Graphic by staff graphic designer Angelica Jacobs.
It’s 2000. Your bulky TV screen lights up and Yugi Muto appears. Seconds after, you’re faced with quick flashes of duel monsters like Yugi’s Dark Magician and Seto Kaiba’s Blue Eyes White Dragon.
Yugi’s iconic catchphrase “It’s time to d-d-d-duel!” echoes in the room. Yugi was about to kick some ass.
Sunday, April 18, marks 21 years since “Yu-Gi-Oh! Duel Monsters,” an anime that follows the battles of Yugi, a high school freshman, first premiered in Japan. Though the English-version of the series didn’t air in the U.S. until Sept. 29, 2001, the trading card game and anime now have an all grown-up generation and continues to have a thriving community — even after over two decades.
“I was probably 8 years old at the time,” Alex Cimo laughed. “… It’s been a crazy journey.”
Cimo, better known as Cimoooooooo, is now a 26-year-old YouTuber who hyper focuses on the “Yu-Gi-Oh!” trading card game. On the six-year-old channel he battles his friends with different decks and also educates his audience on cards that could strengthen their own decks.
He has over 269,000 subscribers.
“I still have these nostalgic feelings from the very first episode when Yugi played Kaiba and you know just the whole, ‘Draw your last pathetic card so I can end this, Yugi,’ like that is one of the most nerve-tingling moments from my childhood that I still vividly remember,” Cimo told Slice of Culture.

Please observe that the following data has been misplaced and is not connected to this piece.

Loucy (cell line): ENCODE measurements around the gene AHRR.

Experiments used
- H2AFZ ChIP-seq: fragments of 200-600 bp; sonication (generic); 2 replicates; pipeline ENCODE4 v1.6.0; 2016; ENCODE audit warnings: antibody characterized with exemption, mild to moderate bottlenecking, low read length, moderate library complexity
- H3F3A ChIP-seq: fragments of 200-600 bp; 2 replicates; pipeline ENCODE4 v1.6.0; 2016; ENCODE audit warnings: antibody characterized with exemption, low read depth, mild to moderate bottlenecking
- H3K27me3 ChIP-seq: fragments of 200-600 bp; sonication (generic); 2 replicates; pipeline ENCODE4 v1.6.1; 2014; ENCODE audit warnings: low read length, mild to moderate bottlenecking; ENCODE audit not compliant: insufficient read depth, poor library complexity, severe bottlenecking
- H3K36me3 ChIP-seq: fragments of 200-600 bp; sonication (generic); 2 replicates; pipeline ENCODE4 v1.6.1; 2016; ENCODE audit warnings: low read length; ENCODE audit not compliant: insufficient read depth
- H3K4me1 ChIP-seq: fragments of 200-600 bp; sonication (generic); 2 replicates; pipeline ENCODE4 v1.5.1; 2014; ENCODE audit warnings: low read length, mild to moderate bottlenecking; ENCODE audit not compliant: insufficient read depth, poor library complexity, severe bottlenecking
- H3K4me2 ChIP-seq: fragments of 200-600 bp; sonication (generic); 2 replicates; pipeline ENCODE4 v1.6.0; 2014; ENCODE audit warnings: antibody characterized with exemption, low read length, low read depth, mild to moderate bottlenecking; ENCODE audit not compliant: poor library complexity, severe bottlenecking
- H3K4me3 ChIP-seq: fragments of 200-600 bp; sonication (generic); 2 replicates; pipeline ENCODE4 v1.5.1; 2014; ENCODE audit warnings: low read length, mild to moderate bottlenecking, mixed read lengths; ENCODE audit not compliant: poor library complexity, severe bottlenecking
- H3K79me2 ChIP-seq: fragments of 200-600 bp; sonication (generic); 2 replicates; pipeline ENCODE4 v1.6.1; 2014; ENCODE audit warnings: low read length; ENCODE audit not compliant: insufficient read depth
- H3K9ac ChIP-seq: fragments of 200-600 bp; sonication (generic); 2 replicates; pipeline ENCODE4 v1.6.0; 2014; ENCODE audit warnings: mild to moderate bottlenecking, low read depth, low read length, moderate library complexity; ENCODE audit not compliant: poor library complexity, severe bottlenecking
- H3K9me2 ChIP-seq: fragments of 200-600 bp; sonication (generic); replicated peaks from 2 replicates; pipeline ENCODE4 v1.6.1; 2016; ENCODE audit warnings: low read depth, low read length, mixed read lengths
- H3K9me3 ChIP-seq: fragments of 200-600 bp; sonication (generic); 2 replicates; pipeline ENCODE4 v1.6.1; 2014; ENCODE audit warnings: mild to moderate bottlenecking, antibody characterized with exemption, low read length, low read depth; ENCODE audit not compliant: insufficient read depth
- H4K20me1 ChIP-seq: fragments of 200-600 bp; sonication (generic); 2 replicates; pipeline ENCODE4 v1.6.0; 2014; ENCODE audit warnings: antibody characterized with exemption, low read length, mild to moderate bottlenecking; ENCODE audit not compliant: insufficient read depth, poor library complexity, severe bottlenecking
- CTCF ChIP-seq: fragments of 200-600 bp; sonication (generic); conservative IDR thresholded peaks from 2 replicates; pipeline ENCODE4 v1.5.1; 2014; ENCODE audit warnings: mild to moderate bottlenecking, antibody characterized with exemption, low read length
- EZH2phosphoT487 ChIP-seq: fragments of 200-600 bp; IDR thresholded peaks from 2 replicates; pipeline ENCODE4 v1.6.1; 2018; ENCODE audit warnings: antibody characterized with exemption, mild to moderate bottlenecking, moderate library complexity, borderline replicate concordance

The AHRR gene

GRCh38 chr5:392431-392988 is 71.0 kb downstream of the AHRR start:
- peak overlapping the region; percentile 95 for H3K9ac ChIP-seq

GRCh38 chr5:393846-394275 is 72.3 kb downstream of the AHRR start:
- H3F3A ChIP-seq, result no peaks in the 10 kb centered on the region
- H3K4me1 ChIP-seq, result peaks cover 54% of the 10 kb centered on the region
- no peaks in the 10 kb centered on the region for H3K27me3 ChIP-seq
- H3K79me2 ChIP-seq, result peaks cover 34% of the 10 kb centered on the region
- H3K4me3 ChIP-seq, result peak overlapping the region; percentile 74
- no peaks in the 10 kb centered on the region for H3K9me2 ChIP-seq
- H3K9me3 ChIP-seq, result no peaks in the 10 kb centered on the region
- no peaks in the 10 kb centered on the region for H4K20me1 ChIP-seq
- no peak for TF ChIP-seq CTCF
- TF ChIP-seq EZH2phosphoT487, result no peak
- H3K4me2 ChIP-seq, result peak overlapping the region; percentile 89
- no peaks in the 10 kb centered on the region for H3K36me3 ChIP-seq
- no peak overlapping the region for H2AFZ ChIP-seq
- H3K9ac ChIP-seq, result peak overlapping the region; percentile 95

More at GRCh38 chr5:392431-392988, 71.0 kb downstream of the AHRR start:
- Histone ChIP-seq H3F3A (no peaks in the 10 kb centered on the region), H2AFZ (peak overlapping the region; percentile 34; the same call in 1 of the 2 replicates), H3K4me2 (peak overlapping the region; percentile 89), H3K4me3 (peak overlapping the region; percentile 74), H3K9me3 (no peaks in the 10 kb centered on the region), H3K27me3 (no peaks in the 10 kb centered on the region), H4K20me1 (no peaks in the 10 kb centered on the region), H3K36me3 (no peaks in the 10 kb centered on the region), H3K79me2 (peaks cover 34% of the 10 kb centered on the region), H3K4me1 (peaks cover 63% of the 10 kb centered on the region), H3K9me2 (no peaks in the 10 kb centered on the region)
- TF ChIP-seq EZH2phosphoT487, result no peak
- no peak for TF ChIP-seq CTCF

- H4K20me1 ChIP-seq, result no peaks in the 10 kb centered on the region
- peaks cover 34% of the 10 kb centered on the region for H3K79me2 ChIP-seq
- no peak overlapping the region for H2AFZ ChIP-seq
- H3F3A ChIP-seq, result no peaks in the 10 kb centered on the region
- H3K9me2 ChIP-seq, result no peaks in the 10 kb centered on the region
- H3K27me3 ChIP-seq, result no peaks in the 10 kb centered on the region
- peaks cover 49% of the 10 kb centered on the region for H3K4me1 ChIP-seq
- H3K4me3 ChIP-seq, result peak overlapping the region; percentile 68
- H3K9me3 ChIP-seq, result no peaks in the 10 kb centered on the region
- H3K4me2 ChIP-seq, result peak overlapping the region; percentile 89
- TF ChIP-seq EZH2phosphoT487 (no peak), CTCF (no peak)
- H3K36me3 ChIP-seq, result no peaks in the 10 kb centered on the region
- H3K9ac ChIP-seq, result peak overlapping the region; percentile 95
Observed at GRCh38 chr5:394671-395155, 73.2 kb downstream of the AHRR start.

The plot of the series is divided into several story arcs.
The anime starts in Duelist Kingdom, which picks up from the fourth story arc of the original manga — comics originating from Japan, which many animes are adapted from. It focuses on a tournament hosted by Maximillion Pegasus, the duel monsters’ game creator, who uses the power of the Millennium Eye to steal the soul of Yugi’s grandpa, Solomon Muto.
Yugi must save him.
After solving the Millennium Puzzle, which Yugi wears as a necklace, he gains guidance and knowledge from the spirit of Pharaoh Atem and transforms into Yami Yugi — or Dark Yugi — whenever he or his friends are in danger.
Other main characters in the series include Joey Wheeler, Tea Gardner, Tristan Taylor, Ryou Bakura and Seto Kaiba.
Cimo, of Las Vegas, Nevada, was drawn into the game in 2002 with the Legend of Blue Eyes White Dragon, the first set of the “Yu-Gi-Oh! Trading Card Game” (TCG). Starter Deck: Yugi and Starter Deck: Kaiba were card sets also released during that year.
Like the anime, duels involve two players who have their own curated decks. Each player starts with 8,000 Life Points and must get their opponent to zero with monster, attack, trap and spell cards.
Cimo took a hiatus from playing competitively between 2007 and 2008, but eventually he was reeled back in.
“One of my best friends from high school, who still did play but he lived in California, I was talking to him one day and he was like, ‘You know you should get back in it and play again,’” Cimo said. “I said, ‘Nah, I got college stuff going on’ and he says, ‘I’ll tell you what — I’ll buy you a deck so you can get back into it,’ and that was super generous of him.”
“… So he got me a deck and I was like, ‘Alright, I’m back!’”
Meanwhile, for Jersey City native Dev Solanki, 30, he had a similar upbringing.
Aside from 11-year-old Solanki watching the anime when it aired along Saturday morning cartoons, he was surrounded by the “Yu-Gi-Oh!” cards in local card shops, bookstores and even FYE. He bought a Starter Deck: Yugi and “the rest was history.”
“I thought (the anime) was cool. For some reason it drew me in more than other shows,” he told Slice of Culture.
“Yu-Gi-Oh! Duel Monsters” is the second anime based off of the “Yu-Gi-Oh!” manga.
The first was called “Yu-Gi-Oh!” and is sometimes referred to as the “First Series” or “Season Zero” by fans. It aired in Japan on April 4, 1998 and only had 27 episodes. “Yu-Gi-Oh! Duel Monsters” has about 224 episodes.